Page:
Studies in opossums and humans have implicated elevated dietary FFA, and particularly the essential polyunsaturated fatty acids (PUFA), in increasing male births (Austad & Sunquist 1986). The presence of excessive lard in the VHF diet, which leads to more male births, could conceivably provide a sparing effect on metabolism of PUFA by mice in the VHF diet group, if indeed PUFA are important in controlling sex ratio, e.g. by altering the production of reproductively significant prostaglandins (PGs), such as PGE or PGF2α (Thatcher et al. 1995). To examine the effects of PUFA, we are beginning a study to determine whether diets differing in PUFA but equivalent in total fat calorie content are able to cause a change in sex ratio among pups born to NIH Swiss mice.
To determine whether, indeed, a potential linkage exists between steroid concentrations at the time of conception and alteration of sex ratio, we collected all of the 1-cell embryos at 0.5 dpc from the mice in the third study (n = 14 dams one the LF diet and n = 10 for dams on the VHF diet). All of their embryos were cultured to the blastocyst stage and the gender of each was determined by XY-FISH analysis with probes from Open Biosystems (Huntsville, AL, USA). The preliminary results from this study suggest that a sex ratio skewing is already present at 0.5 dpc with an increased ratio of male blastocysts in the VHF group and more female blastocysts in the LF group, as determined by the GENMOD procedure in SAS and logit transformation (odds ratio) (P≤ 0.01). Further studies will need to be performed to confirm these preliminary results and determine whether the differences in the sex steroids and FFA concentrations at this time point in gestation underpin this putative skewing in sex ratio.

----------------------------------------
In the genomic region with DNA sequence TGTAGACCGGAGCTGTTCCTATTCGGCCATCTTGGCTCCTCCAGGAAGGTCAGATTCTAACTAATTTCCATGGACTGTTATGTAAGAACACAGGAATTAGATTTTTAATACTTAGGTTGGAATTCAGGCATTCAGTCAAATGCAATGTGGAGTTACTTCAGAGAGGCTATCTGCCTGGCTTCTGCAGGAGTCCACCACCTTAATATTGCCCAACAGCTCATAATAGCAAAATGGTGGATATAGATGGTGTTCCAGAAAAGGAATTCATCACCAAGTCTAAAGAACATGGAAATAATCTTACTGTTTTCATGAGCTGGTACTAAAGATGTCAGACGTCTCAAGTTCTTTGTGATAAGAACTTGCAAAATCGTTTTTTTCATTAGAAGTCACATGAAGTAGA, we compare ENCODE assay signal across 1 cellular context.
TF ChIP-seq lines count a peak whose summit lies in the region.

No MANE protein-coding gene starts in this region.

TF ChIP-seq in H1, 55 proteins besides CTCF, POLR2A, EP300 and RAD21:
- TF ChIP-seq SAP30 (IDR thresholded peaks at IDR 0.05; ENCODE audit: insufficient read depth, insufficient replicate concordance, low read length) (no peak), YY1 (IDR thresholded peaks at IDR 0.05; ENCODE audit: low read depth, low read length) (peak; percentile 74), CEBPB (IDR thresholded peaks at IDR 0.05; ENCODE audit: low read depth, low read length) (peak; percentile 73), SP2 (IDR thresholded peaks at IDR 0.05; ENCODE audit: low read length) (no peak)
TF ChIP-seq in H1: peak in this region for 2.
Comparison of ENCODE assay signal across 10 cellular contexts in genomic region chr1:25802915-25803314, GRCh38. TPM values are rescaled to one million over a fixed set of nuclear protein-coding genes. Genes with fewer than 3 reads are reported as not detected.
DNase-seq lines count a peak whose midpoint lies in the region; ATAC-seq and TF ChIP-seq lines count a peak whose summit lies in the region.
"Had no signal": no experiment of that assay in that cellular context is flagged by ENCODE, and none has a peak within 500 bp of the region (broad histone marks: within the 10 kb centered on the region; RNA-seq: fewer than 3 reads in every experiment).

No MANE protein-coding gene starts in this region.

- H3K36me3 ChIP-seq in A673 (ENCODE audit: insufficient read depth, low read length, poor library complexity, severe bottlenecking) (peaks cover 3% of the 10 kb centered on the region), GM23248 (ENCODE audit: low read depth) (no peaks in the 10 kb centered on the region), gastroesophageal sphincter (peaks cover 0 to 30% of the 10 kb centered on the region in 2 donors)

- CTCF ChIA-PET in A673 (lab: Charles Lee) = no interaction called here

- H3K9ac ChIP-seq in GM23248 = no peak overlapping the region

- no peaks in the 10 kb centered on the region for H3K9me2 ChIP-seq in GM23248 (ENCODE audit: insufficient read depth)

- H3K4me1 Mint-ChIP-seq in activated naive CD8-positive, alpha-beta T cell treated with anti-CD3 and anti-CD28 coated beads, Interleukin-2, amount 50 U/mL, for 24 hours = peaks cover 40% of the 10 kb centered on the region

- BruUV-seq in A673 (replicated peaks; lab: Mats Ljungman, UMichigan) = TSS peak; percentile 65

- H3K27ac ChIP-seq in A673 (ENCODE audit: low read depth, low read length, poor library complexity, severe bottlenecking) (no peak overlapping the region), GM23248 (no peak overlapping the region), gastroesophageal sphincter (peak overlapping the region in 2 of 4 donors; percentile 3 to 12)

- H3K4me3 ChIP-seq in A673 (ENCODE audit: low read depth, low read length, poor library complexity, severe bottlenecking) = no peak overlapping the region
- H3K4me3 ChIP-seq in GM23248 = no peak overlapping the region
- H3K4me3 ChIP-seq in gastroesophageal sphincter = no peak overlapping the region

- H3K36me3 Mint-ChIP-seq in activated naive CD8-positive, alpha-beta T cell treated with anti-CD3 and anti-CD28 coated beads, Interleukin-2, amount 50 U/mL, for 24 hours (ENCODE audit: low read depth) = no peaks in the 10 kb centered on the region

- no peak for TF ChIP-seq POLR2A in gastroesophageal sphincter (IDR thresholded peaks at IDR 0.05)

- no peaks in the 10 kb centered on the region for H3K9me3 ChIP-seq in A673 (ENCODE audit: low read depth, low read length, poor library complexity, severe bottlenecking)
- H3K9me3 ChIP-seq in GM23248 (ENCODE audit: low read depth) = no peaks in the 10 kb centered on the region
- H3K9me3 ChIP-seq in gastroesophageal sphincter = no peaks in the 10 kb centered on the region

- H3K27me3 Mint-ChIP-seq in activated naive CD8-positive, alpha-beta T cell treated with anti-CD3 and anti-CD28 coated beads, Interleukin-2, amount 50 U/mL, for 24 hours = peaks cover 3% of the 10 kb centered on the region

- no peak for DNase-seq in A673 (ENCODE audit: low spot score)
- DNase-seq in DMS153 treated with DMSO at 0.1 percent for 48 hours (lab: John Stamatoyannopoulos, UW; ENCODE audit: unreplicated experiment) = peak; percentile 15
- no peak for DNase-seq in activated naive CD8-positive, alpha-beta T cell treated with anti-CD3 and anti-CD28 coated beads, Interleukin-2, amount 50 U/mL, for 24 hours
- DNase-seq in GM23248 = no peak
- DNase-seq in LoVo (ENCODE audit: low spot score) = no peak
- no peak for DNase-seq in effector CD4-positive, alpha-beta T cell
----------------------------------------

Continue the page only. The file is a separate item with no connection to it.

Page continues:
In summary, the amount of fat in the diet fed to female mice, particularly around the time of early diestrus (conception) and mid-diestrus (after conceptus implantation), can influence the circulating concentrations of sex steroids, FFA, and vaginal pH in those mice on the VHF diet.
Effect of control (5015), LF, and VHF diets on embryo number and maternal weight (g) of female mice aged 20 weeks at breeding (mean ± s.e.m.)
|Diet||Maternal weight (g; 20 weeks)|
|Three identical study designs conducted on different dates are analyzed separately and in combination. Embryo number counts include both 0.5 and 8.5 dpc embryos collected. Lowercase letters denote significant differences among dietary treatments (ANOVA; P≤ 0.05).|
|Study 1 (July 2005)||5015||29.5 ± 0.7 (n = 22)|
|LF||29.1 ± 0.9 (n = 10)|
|VHF||32.5 ± 1.4 (n = 9)|
|Study 2 (February 2006)||5015||29.3 ± 3.6 (n = 4)|
|LF||26.8 ± 0.7 (n = 4)|
|VHF||32.5 ± 4.0 (n = 4)|
|Study 3 (April 2006)||5015||34.2 ± 5.6 (n = 9)a|
|LF||30.0 ± 2.2 (n = 14)a|
|VHF||47.0 ± 11.8 (n = 10)|
|Combined||5015||30.7 ± 0.7 (n = 35)a|
|LF||29.2 ± 0.5 (n = 28)a|
|VHF||38.6 ± 2.3 (n = 23)|
The authors are very grateful for the advice and support of Dr R Michael Roberts (University of Missouri-Columbia). The authors would like to thank Dr Elizabeth Parks (University of Minnesota, MN) for advice related to FFA determination. Assistance with animal husbandry and surgery was provided by Dr Jaime Riley, Mr Cory Weimer, and Ms Emily Kern, University of Missouri-Columbia, MO. This study was supported by NIH Grant Number HD044042-02 to Dr R Michael Roberts and C S R. The authors declare that there is no conflict of interest that would prejudice the impartiality of this scientific work.